The nonprofit start-up company, Nunam is supported by the Audi Environmental Foundation. The 29-year-old Prodip Chatterjee is the founder of the company and works for the prevention of premature recycling of electronic waste. The battery cells from discarded laptops are brought from the scrap dealers and recycle them into stationary energy systems.
Watch: The Audi supports Nunam
It can be used as power banks and can supply electricity to items that consume small amounts of power such as smartphones, fans, lamps, etc. It can also be used as a power source for people living in rural areas of India. Thus scrap wastes collected from the Indian state of Karnataka is being effectively utilized to light up the life of many and thus avoiding the pollution too.
The managing director of Audi Environmental Foundation, Rudiger Recknagel said, “Technology is most environmentally friendly when it remains in use as long as possible. If we can do it for other purposes after their initial use, we can save energy and raw materials and reduce the amount of electronic waste. Effective cycles are an important lever for conserving resources”. Nunam has also found that old laptops have two-third of the average remaining capacity which is being wasted.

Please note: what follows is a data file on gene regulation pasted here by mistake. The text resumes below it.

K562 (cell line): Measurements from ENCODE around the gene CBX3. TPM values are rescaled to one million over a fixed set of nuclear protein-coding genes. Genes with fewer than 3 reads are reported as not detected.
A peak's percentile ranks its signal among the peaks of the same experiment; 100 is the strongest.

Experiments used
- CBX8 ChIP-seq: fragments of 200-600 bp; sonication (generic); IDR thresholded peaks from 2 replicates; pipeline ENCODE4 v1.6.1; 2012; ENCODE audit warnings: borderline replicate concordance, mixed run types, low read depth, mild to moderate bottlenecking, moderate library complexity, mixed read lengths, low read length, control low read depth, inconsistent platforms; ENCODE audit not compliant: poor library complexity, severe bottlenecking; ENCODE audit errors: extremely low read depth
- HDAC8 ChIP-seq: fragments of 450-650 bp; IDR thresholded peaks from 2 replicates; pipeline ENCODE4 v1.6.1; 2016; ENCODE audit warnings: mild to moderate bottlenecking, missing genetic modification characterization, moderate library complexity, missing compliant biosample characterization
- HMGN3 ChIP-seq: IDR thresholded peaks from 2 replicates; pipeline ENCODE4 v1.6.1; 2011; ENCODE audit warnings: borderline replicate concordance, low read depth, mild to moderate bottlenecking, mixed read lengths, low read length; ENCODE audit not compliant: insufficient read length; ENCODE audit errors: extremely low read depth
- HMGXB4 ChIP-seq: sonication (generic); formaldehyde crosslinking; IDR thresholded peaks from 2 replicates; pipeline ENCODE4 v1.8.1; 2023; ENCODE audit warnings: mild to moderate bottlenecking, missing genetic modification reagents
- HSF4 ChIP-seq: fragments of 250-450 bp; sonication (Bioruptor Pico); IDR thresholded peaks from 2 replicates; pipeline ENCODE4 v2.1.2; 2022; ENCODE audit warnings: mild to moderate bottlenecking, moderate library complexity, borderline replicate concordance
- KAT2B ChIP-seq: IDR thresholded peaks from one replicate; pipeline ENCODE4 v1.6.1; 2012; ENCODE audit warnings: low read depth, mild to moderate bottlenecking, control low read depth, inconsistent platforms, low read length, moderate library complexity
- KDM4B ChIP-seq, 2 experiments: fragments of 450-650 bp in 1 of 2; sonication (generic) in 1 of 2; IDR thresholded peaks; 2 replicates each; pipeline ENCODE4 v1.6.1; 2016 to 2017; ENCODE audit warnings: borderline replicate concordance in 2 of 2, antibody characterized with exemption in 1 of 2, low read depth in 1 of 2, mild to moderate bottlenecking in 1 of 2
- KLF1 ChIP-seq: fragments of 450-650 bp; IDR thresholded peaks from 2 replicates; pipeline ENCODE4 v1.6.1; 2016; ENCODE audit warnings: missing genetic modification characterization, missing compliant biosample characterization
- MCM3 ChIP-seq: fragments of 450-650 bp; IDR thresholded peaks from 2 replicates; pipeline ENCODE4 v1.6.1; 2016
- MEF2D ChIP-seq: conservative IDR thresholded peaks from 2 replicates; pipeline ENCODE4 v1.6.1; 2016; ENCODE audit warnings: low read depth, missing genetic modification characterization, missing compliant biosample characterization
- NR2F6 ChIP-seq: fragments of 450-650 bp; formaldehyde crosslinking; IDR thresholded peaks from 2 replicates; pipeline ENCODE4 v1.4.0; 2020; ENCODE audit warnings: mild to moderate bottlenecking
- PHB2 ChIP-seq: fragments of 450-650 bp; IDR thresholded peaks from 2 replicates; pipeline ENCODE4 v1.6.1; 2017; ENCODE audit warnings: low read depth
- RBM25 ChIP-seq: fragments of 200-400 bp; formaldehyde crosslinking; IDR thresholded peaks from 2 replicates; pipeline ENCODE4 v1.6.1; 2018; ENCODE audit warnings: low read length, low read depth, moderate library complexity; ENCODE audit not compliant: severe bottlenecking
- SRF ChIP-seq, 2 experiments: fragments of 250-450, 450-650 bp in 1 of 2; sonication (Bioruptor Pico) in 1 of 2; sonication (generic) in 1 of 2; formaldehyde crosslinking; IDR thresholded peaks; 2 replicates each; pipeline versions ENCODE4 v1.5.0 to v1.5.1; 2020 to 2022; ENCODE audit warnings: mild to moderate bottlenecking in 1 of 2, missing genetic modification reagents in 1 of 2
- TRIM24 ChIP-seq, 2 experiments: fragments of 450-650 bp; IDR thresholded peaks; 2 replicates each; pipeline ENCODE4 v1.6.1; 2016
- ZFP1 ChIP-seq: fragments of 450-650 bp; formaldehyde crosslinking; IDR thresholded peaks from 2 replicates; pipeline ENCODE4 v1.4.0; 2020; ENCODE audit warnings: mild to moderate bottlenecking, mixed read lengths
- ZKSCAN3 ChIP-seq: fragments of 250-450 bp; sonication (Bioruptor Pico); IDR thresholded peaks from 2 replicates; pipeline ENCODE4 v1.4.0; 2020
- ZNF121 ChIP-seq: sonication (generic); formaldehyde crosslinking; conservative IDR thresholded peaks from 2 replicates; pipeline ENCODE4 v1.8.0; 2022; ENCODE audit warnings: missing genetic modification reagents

Therefore, the projects aiming for the environment-friendly usage of technology would be supported by the foundation under the “Greenovation” action area. These recycled power banks are more innovative as well as eco-friendlier and only less amount of raw materials are needed. Thus raw materials and energy would be conserved at the production phase. Moreover, reusing the materials reduces the number of scrap wastes and avoids landfilling and other methods which are hazardous to our nature. This source also protects our environment by using solar energy instead of coal-based electricity and much more.
“We are creating win-win situations: Old battery cells that would otherwise end up in residual waste are first reused and then disposed of properly. Scrap dealers earn money by reselling to us and Indian families and merchants benefit from affordable power banks. A five-year-old laptop can serve as a light source for Indian fruit and vegetable merchants at a market, can power a small fan or charge a mobile phone.” said Prodip Chatterjee, the co-founder of Nunam.